Noë sells this audacious idea with a series of effective metaphors. For instance, he begins the book by comparing consciousness to a dollar bill. He notes that it would be silly to search for the physical correlates of "monetary value." After all, the meaning of money isn't in the paper, or the green ink, or the picture of George Washington. Instead, it exists in the institutions and practices that give the paper meaning. Similarly, our awareness of reality doesn't depend entirely on what's happening inside the brain, but is a side effect of how we, as individuals, interact with the wider world.

March 17, 2009

Problem with "consciousness"

At our last potluck we each discussed our answers to Maggi's homework question, "What is it like to explore your own embodiment?" The answers fell into two sorts.

Jerry and Maggi related their movement workshop experiences to an analytical discussion of abstract concepts about consciousness. Jane, who was silent, and I, did not. My homework answer to the question was: "It's fun." That's not an academic analysis.

Moving and experiencing my body are ends in themselves, even though, as an adult, I am aware that there are "benefits" that "motivate" me. I probably didn't think in terms of "benefits" when I was an active moving around kid running, rollerskating, and roving around my city and non-city world. And I didn't need to motivate myself to move, because movement was living. Not moving was harder and I did less of that.

Perhaps it's because I don't have the conceptual framework in Phenomenology that I don't reach for *that* framework to translate from physical, emotional engagement to verbal, abstract conceptual analysis of that engagement. Although I can speak about the experience of moving around in other reflective ways, but they are not explicitly grounded in an abstract framework of Phenomenology.

This leads me to the conclusion that, for me, the word "consciousness" is problematic.
I am not inclined to use it in talking about movement explorations.
My preference is to stay anchored in the physicality of experience and the feelings that stay with me after our workshops.

So, to answer the question now, "What is it like to explore your own embodiment?", I'll add that talking about embodiment in the abstract terms of Phenomenology (in the way that Jerry and Maggi were at the pot luck) didn't resonate with me.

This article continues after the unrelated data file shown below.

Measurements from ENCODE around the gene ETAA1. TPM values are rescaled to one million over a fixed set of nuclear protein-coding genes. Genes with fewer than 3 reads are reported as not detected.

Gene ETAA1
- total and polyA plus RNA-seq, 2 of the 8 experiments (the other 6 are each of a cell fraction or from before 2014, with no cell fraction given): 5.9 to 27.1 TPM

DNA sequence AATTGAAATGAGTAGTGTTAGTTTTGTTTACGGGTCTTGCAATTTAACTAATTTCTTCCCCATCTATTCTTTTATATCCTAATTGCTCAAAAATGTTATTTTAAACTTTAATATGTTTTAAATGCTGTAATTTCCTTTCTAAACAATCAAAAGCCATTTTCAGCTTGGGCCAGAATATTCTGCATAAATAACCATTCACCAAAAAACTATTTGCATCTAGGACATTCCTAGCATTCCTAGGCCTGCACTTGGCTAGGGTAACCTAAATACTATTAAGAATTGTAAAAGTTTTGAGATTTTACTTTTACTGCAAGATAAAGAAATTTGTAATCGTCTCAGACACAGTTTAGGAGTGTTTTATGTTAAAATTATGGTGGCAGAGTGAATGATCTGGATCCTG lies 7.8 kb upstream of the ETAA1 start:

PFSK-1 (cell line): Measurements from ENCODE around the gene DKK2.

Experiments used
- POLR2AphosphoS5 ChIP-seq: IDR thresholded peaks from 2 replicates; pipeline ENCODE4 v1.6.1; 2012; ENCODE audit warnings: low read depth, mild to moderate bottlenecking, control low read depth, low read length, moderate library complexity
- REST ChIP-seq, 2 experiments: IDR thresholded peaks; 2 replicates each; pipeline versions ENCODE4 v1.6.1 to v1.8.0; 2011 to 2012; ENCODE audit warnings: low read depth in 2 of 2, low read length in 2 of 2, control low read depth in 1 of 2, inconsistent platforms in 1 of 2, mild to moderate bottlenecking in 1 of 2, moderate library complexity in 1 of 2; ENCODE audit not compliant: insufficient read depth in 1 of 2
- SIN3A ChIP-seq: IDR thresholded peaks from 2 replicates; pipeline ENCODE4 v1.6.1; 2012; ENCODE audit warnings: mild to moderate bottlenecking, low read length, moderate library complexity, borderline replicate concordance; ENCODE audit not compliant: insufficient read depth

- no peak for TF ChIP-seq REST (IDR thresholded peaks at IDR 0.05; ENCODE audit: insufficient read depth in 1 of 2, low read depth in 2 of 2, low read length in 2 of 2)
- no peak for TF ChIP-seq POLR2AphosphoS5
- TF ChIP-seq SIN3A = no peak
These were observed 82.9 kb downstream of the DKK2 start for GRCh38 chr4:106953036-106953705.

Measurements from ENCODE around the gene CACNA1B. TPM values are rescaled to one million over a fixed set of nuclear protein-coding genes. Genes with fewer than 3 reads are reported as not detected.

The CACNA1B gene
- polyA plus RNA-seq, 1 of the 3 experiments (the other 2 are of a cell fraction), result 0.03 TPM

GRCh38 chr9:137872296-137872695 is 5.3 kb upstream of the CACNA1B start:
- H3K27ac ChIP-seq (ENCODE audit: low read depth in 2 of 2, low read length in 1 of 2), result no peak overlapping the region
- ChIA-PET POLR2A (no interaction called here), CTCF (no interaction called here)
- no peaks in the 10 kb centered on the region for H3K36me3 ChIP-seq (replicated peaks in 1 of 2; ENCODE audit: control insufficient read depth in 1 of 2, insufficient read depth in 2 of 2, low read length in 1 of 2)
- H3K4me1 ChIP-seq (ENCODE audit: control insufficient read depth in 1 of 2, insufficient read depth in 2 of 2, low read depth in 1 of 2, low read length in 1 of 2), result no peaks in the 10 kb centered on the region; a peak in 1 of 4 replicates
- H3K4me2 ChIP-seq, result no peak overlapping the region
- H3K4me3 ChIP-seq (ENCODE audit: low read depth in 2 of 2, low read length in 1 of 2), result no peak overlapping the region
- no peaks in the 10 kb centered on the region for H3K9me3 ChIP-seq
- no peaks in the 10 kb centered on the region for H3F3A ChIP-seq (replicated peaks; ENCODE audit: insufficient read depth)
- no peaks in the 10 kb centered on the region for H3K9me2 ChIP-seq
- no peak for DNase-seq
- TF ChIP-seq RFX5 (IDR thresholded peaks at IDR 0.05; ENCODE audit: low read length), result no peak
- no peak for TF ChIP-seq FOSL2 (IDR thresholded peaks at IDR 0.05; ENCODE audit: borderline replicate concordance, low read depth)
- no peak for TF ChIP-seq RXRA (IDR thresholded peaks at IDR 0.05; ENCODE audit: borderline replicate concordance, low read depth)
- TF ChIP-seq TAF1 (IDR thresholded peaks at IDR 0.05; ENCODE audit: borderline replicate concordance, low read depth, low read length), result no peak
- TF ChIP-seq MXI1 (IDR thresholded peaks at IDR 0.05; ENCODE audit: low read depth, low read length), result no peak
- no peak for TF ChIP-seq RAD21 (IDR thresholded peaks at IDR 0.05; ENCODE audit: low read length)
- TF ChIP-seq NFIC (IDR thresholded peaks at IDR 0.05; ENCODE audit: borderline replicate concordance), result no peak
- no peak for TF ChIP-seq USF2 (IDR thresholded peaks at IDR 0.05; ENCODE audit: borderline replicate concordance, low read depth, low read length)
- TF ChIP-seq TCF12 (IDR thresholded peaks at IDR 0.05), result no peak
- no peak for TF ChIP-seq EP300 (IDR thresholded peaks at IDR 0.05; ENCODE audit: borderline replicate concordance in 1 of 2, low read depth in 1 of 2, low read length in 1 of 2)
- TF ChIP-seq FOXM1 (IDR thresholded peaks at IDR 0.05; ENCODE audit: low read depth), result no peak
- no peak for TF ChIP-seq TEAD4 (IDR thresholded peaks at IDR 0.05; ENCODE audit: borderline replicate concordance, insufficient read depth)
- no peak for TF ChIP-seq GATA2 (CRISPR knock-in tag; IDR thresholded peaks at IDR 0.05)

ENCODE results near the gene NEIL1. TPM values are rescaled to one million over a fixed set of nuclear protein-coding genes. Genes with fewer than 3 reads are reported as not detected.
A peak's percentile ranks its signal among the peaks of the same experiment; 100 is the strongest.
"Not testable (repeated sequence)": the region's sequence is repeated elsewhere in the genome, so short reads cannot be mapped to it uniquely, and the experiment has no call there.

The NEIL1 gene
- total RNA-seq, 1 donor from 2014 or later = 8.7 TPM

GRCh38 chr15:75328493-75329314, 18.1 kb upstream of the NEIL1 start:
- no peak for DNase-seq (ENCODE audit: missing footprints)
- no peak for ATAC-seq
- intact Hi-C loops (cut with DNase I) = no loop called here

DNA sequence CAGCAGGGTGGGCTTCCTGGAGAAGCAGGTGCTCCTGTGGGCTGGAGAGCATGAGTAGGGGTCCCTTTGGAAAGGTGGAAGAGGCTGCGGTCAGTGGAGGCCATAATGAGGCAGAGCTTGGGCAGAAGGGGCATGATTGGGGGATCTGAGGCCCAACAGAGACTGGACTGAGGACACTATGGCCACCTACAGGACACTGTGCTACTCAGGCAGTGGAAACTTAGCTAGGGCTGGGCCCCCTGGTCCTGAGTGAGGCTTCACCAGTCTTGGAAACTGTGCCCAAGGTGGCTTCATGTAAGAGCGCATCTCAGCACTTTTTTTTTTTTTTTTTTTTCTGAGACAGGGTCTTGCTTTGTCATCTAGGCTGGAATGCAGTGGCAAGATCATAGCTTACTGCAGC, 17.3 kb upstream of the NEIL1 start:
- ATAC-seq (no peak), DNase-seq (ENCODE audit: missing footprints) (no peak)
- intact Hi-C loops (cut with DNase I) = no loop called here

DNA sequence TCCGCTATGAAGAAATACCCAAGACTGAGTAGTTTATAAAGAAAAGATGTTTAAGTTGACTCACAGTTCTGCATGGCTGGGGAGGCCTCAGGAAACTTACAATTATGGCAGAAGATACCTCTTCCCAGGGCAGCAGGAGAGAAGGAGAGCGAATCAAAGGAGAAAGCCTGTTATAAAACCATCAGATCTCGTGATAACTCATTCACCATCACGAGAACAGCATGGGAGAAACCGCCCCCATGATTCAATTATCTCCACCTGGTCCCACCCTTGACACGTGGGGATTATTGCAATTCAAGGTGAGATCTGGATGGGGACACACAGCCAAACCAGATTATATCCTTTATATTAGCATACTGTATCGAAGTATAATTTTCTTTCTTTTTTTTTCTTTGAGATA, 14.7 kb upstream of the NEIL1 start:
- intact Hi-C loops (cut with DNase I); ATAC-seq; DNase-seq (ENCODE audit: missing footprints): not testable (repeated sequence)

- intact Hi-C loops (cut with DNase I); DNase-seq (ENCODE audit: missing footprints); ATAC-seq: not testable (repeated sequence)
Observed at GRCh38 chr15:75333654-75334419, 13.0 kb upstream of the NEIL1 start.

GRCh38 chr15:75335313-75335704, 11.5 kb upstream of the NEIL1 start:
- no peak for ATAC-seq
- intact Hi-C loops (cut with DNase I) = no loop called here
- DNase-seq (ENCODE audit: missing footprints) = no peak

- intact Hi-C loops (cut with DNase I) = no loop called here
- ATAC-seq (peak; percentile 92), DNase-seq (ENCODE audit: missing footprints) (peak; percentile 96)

Perhaps this means that we have more to talk about about what terms like "consciousness" mean in the phenomenological framework, and what it means in the folk-language framework.

Reading for Sheets-Johnstone Visit

You will receive other articles under separate cover, but this article is terrific. Please read it in preparation for our work next week


March 11, 2009

Knowing by Maps, Not by Feel

Said by one of our scholar collaborators at recent embodiment workshop:

"Our problem is that we are locked into maps and representations of our body for knowing - NOT OUR EXPERIENCE OF OUR BODY. You can't get out of that - we are trained to create knowledge from this place"

March 10, 2009

The Role of Tone In Embodiment

Every bodymind sustains a particular tone - the overall vibrational field of the subject as a whole entity. Our bodies are alive and therefore moving at all times - from the subcellular on up. The tone of the bodymind ranges from low on one end of a continuum to 'balanced' in the middle to 'high' on the other end. We all fall somewhere on that continuum. The baseline of a person's tone varies. Tone can also differ from context to context - i.e. sleeping versus waking, sitting vs. running, etc.

Tone is also related to both weight and space. The body has a fundamental resonance with gravity. Our tone is impacted by this relationship. Our movement through space means our tone is also about kinesthesis - pushing, pulling, and reaching into space.

As you begin to recognize your own baseline tone, you can experiment with lightening the tone or deepening the tone, by alternating your attention between space and weight within your body. The more you work with the concept of tone, the more choices you have about the styles of engagement with others and the world. The role of breath is central in the investigation of tone and transitioning from one quality of tone into another. Returning to the breath and noticing how light or heavy it feels, how weighted or spacious it feels, etc. can assist the investigator.

Questions from Deep Dive Workshop

During our 3 day "Deep Dive into Embodiment" workshop in early January, the group articulated several questions that surfaced as a result of their work with weight and space, tone, planes, and developmental movement patterns. These questions include: